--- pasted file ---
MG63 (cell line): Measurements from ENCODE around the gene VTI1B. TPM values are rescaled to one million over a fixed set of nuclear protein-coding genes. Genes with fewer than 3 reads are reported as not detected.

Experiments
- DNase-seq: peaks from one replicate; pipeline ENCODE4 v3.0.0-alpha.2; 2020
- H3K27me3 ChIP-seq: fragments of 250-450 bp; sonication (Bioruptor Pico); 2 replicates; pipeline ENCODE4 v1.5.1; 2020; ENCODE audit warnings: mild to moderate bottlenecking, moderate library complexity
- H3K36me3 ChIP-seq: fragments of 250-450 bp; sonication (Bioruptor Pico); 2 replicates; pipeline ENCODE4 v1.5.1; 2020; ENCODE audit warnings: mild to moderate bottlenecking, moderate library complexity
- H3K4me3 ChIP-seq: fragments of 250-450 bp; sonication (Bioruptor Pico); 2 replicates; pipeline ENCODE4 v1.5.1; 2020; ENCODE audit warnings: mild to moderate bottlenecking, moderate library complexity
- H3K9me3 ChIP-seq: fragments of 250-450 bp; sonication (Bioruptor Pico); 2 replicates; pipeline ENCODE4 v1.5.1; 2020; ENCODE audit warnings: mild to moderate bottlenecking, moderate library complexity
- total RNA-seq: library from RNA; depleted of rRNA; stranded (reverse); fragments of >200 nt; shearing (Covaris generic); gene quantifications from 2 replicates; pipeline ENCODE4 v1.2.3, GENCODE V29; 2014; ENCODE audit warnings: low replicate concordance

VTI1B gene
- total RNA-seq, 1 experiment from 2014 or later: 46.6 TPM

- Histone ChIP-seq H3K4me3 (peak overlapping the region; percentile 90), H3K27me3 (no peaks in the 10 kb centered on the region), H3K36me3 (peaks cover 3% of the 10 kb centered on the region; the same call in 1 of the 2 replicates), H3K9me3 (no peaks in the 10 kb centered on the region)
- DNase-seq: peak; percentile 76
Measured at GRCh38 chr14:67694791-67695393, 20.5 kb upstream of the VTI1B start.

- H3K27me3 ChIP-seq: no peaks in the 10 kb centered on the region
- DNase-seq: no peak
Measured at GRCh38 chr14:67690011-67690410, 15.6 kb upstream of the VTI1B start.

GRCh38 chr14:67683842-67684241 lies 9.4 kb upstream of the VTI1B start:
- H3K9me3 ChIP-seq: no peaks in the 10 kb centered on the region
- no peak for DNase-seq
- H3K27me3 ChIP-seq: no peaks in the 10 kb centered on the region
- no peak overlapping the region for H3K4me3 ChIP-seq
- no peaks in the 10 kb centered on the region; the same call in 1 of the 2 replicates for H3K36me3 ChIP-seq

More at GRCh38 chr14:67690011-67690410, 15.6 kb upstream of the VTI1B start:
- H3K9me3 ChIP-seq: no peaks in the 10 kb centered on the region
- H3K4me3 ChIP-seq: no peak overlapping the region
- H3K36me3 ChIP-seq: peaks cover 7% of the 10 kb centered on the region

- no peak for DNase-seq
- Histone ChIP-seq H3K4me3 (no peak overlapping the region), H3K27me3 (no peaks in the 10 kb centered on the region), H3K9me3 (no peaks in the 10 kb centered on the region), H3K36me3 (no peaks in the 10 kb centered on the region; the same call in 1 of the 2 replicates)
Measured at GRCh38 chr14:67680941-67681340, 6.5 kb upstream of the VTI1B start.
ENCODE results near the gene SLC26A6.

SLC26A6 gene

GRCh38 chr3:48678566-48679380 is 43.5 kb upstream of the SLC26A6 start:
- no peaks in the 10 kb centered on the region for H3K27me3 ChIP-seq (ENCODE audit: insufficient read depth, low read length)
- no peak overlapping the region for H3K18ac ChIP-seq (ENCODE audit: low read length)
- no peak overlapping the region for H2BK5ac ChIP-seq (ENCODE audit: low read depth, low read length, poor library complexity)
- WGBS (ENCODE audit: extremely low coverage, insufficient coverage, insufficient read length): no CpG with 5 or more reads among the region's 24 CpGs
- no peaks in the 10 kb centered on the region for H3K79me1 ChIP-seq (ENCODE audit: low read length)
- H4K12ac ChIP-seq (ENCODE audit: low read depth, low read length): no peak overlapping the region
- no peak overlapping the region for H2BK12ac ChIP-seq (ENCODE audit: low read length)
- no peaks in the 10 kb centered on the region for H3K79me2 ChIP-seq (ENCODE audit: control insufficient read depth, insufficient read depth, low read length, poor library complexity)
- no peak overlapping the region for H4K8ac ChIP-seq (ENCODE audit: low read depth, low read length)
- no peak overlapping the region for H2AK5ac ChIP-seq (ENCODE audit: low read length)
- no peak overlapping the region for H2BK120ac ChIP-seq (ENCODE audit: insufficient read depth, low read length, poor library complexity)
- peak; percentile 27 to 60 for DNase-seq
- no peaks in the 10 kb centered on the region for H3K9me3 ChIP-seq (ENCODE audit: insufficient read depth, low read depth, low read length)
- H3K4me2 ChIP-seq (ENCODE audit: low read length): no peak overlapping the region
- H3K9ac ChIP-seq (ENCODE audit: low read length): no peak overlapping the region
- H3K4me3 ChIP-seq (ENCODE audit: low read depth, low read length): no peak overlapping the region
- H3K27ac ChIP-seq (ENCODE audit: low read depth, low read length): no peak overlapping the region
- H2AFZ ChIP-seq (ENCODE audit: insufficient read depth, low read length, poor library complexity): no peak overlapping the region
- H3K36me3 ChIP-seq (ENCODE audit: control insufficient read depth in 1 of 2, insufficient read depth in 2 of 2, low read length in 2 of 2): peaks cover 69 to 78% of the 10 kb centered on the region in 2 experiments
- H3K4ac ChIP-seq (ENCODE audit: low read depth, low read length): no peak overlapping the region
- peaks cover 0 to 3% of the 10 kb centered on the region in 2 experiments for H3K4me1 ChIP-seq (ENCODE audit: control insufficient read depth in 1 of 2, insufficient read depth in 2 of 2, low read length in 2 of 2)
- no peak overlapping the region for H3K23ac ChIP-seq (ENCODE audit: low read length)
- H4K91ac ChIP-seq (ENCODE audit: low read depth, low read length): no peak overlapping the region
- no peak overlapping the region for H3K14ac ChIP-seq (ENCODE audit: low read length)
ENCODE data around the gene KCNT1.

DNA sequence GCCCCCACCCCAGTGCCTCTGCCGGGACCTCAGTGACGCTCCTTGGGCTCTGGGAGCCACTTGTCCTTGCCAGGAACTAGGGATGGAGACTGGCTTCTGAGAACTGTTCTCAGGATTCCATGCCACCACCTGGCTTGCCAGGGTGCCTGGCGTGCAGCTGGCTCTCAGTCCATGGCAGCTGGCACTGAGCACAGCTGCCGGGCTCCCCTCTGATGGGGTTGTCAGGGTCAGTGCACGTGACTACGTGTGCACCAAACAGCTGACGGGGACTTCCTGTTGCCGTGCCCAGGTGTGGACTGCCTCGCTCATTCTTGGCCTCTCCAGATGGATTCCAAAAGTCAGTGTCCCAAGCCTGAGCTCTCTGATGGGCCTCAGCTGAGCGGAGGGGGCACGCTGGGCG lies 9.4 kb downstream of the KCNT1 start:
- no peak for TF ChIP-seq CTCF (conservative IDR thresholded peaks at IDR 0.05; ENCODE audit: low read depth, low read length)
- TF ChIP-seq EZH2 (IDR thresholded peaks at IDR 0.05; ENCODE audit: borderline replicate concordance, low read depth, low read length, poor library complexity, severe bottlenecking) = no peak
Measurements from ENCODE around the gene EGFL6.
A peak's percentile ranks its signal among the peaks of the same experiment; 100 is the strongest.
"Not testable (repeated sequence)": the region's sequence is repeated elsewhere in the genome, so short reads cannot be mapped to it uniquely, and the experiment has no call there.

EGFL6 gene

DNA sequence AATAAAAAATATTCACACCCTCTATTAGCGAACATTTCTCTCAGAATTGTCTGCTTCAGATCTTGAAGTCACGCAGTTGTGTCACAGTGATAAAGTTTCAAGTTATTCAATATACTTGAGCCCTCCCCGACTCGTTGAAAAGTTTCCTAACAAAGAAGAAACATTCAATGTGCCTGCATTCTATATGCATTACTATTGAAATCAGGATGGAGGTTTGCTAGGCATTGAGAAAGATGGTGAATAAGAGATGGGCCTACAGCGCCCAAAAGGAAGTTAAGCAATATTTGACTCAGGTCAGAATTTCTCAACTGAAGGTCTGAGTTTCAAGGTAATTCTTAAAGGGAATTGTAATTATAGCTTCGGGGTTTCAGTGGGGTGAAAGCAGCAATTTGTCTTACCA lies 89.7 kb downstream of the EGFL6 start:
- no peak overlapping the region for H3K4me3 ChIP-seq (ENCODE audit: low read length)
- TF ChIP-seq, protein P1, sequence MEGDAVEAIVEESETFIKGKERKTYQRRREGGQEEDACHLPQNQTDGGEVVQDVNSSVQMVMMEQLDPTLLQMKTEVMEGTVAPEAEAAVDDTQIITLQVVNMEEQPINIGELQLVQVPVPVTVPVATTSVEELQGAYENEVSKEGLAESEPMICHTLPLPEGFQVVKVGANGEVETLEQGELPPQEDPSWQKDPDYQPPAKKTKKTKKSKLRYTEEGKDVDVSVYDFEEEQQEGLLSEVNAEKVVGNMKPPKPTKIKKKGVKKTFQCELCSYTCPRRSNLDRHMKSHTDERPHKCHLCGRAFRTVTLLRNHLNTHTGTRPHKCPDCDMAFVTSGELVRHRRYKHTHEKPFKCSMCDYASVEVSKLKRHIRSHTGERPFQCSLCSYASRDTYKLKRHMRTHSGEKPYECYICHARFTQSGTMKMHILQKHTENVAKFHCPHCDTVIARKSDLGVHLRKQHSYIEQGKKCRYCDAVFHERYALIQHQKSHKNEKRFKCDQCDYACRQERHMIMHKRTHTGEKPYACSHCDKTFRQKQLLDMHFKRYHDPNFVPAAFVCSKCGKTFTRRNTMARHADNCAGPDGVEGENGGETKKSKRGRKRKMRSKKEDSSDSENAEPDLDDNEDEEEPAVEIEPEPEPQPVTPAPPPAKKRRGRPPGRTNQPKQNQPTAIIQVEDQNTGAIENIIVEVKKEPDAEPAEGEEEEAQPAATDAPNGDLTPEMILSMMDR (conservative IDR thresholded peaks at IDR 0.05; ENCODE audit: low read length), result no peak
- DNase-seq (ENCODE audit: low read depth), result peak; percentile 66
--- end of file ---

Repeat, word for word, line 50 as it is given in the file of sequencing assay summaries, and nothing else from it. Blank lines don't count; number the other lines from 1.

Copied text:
- H2AFZ ChIP-seq (ENCODE audit: insufficient read depth, low read length, poor library complexity): no peak overlapping the region